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Atlanta Falcons Stadium Guide: The Georgia Dome

Everything You Need to Know About Attending Falcons Games

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Atlanta Falcons Tailgating Guide
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View from my seats at the Georgia Dome prior to Atlanta Falcons game

The Georgia Dome has been home to the Atlanta Falcons for 20 years. The once peach and green eyesore has been renovated extensively by Arthur Blank and the Atlanta Falcons. The Georgia Dome now boasts the proud black, red, and white of the Atlanta Falcons. During the upgrades, the Falcons added giant high definition displays. They also replaced the green seats with red and black seats.

I must note that I have attended approximately 100 games at the Georgia Dome over the past 11 years. This guide may be slightly biased by those experiences, especially section preferences. With that said, here is everything you need to know about the Georgia Dome.

Atlanta Falcons Stadium Guide

Stadium name:

Georgia Dome

Location: 1 Georgia Dome Drive Northwest Atlanta, GA 30313

Maximum capacity: 71,250

Year built: 1992

Parking: Parking is available at the reserved lots seen here. Lots A and B are known as The Gulch. These are tailgating hotbeds and get extremely crowded. Lot C is very convenient, but is almost always filled with season ticket holders. There are various independently operated lots surrounding the Georgia Dome. The prices vary, depending on demand, but usually average between $20 and $25.

Mass transit:

MARTA has a rail station a little over a block from the Georgia Dome. The short walk makes it extremely popular. I have taken MARTA a few times. To be honest, I am not a fan of being pressed towards a speeding train by thousands of inebriated fans. But if sitting in bumper to bumper traffic for an hour after a game is not your cup of tea, then MARTA is a solid option.

Outside entertainment:

Falcons Landing serves as a tailgate alternative to fans. Located on the lawn in front of the Georgia Dome, Falcons Landing has games, a live DJ, and assorted vendors. Falcons Landing operates for all regular season games, but never for preseason.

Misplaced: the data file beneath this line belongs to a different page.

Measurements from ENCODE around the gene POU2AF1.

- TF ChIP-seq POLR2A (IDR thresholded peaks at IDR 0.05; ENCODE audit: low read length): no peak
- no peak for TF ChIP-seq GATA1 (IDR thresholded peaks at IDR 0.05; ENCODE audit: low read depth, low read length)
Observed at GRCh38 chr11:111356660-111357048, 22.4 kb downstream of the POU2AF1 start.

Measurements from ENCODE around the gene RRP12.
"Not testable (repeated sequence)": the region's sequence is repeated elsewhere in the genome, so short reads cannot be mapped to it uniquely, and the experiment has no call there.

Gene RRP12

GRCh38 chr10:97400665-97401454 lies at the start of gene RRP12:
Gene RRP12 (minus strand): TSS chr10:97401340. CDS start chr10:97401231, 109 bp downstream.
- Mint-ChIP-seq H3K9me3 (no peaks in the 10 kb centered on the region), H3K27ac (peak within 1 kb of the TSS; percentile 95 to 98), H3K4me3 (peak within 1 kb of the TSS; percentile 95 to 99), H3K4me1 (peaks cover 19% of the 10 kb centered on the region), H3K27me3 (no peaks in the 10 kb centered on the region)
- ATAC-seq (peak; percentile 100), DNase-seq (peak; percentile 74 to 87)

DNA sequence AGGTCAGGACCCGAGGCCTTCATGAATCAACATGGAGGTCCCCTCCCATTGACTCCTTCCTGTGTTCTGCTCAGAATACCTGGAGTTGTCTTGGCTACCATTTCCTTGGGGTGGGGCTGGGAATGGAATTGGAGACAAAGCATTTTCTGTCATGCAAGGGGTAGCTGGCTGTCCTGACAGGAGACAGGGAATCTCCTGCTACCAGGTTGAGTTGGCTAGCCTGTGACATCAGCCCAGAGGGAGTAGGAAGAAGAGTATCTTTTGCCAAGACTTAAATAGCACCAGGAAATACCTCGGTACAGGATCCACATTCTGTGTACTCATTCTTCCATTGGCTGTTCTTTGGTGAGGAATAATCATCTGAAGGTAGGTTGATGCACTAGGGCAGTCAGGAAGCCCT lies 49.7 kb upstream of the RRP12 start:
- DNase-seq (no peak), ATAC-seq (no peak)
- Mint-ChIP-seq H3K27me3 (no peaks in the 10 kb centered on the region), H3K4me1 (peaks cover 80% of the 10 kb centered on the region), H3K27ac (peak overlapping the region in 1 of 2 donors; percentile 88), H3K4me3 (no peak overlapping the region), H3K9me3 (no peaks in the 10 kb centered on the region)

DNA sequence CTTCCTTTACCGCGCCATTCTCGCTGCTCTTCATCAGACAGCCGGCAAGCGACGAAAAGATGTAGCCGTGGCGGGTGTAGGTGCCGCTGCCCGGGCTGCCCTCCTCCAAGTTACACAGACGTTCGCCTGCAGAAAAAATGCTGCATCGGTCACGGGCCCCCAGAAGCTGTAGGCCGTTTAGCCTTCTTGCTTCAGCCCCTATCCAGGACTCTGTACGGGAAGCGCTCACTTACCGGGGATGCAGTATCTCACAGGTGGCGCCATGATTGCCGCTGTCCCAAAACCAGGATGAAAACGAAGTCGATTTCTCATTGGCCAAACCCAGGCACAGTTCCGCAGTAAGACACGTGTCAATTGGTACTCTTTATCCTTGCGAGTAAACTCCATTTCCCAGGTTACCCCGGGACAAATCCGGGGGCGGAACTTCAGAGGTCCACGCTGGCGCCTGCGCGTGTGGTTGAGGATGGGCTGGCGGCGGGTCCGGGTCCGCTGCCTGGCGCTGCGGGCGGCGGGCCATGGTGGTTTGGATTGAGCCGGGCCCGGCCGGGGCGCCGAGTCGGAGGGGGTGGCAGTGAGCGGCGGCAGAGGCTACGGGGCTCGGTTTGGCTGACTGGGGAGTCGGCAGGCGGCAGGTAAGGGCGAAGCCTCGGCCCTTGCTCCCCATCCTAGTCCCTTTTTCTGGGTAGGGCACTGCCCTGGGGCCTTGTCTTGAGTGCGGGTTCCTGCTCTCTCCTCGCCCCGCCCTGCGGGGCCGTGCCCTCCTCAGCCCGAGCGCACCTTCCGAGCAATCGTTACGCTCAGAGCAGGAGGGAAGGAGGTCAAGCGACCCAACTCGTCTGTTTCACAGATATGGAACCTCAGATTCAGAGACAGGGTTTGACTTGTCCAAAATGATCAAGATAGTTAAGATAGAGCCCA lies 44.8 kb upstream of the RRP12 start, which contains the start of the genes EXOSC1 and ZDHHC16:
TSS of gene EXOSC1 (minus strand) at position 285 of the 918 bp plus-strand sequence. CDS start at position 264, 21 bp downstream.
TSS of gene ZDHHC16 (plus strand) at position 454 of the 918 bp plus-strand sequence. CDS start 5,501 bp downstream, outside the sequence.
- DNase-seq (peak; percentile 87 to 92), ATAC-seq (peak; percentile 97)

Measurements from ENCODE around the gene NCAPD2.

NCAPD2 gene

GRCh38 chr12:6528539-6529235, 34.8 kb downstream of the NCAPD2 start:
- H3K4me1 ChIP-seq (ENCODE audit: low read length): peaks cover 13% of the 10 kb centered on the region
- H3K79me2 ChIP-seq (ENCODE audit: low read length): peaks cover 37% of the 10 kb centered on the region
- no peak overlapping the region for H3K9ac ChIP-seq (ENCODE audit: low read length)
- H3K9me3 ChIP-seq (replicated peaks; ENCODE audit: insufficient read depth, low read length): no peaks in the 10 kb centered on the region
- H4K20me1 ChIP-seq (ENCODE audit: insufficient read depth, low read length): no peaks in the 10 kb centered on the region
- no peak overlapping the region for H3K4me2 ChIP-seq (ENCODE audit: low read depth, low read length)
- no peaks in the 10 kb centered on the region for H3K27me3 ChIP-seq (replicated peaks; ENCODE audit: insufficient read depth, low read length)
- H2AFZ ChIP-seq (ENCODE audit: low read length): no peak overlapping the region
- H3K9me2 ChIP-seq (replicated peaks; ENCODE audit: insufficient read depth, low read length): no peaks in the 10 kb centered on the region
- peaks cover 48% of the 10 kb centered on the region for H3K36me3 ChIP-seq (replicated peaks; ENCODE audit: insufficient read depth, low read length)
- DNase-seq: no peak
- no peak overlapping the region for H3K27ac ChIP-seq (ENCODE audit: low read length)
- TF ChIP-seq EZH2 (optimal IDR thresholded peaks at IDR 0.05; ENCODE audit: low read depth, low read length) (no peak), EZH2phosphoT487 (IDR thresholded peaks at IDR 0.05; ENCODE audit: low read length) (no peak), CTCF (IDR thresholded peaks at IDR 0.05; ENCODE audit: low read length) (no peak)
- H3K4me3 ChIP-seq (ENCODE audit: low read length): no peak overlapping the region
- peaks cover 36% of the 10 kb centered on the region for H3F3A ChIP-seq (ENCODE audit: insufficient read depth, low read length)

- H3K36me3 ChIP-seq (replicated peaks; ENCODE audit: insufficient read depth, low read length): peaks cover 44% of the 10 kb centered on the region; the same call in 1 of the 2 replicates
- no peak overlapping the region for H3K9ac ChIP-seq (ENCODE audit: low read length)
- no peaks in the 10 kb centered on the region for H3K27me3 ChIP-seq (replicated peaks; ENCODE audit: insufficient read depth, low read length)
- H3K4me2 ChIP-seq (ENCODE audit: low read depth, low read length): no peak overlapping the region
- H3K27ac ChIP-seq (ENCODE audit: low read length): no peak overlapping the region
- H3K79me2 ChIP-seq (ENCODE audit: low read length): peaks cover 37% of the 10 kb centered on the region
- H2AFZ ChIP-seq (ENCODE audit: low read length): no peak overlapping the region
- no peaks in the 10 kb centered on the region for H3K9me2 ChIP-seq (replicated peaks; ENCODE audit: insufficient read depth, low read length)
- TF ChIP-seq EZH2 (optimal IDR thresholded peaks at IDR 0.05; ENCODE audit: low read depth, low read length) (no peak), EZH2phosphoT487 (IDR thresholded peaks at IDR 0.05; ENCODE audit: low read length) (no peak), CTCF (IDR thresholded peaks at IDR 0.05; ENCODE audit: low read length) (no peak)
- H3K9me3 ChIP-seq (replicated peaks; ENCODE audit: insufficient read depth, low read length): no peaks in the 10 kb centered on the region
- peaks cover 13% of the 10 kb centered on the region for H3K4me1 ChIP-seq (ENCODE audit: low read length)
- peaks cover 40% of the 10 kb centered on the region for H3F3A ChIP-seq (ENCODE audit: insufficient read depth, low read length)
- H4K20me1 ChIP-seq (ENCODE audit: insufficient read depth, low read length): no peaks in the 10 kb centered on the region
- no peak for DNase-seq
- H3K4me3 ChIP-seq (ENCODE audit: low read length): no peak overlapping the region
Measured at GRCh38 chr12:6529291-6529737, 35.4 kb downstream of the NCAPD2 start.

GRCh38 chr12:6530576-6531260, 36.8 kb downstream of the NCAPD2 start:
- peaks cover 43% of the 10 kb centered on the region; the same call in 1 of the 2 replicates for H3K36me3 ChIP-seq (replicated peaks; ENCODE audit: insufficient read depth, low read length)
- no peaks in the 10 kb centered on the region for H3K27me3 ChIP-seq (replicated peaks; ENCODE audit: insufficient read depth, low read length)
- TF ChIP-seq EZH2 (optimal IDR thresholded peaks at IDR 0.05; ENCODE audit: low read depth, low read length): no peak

Security: Before entering the Georgia Dome, all fans must pass a security screening. In 2012, security pat-downs have been replaced with a hand held metal detector. This is a slower process, but less invasive. All hats must be removed, and any sort of purse or backpack opened. I suggest getting to the game a minimum of 30 minutes early.

Smoking: The Georgia Dome is a smoke-free facility. Smokers must report to the service desk to receive a "smoking wristband." This wristband and your ticket will allow smokers to enter and exit the designated smoking areas. They are not kidding when they say both. Lose one or the other, and you will find yourself locked out.

Beer: Beer is plentiful inside and outside the Georgia Dome. You cannot take your outside beer inside, nor can you take your inside beer outside. I see fans arguing with Dome staff about this every game. Literally every game. Beer is sold in plastic cups and plastic bottles. Vendors keep the lids to all bottles as a matter of policy, or so they tell me.

Mixed drinks: The Georgia Dome has cocktail kiosks located on each level for those who prefer an alcoholic beverage other than beer.

Food: Food options vary by level. The lower and mid-level have a few more options like Cajun food. Items like barbecue, pizza, and even Chinese food can be found on all three levels. It is a stadium, so prices are high. A barbecue sandwich will set you back $9. There are some decent values to be found though. They offer a $6 souvenir cup of soda that has unlimited free refills. There is also a similar popcorn deal.

Lower level seating:

Lower level tickets (all aisles in the 100s) will get you closest to the action. It also gets you access to certain merchandise and food vendors unavailable to the upper levels. Lower level fans complained about fans coming down from the upper deck, so access is now limited to those with lower level tickets.

Personally, I am not fond of the views from the lower level. The times I have sat in the 100s I found my view would become obscured due to line of sight issues. This may be a personal taste sort of thing.

Mid-level seating:

The 200s are the best seats in the house. No matter which section you are in, you have a clearer view than the 100s and much closer than the 300s. The issue with the 200s is price and availability.

Upper deck seating: The 300s are the furthest away from the field, but still a great value. I honestly believe that the corner seats in the 300s provide the best viewing experience. The view is completely unobstructed. The fans can be rowdier as well, which is usually a good thing. I have had ample opportunity to move, but I would never leave my seats over the Falcons tunnel.

Bathrooms:

Bathrooms for men and women are located at the entrance of most aisles. These are convenient and the wait relatively short. A warning: men, if you need to sit down then do so prior to kickoff. There are limited stalls, and they will give you nightmares after the first quarter. Also, there are TV monitors on the wall opposite of the urinals. So, watch your feet.

Staff: The staff in the Georgia Dome is surprisingly courteous. In recent years, they have lost patience with unruly fans. They are quick to respond to incidents, which makes games safer for children. Those located at service centers are extremely polite and friendly.

Rules: Like most stadiums, if it explodes or fires projectiles then it is banned. No outside food or drink is allowed into the Georgia Dome. Video cameras and noisemakers are also banned.

Christopher Beheler is a life long Atlanta Falcons fan and season ticket holder since 2001.

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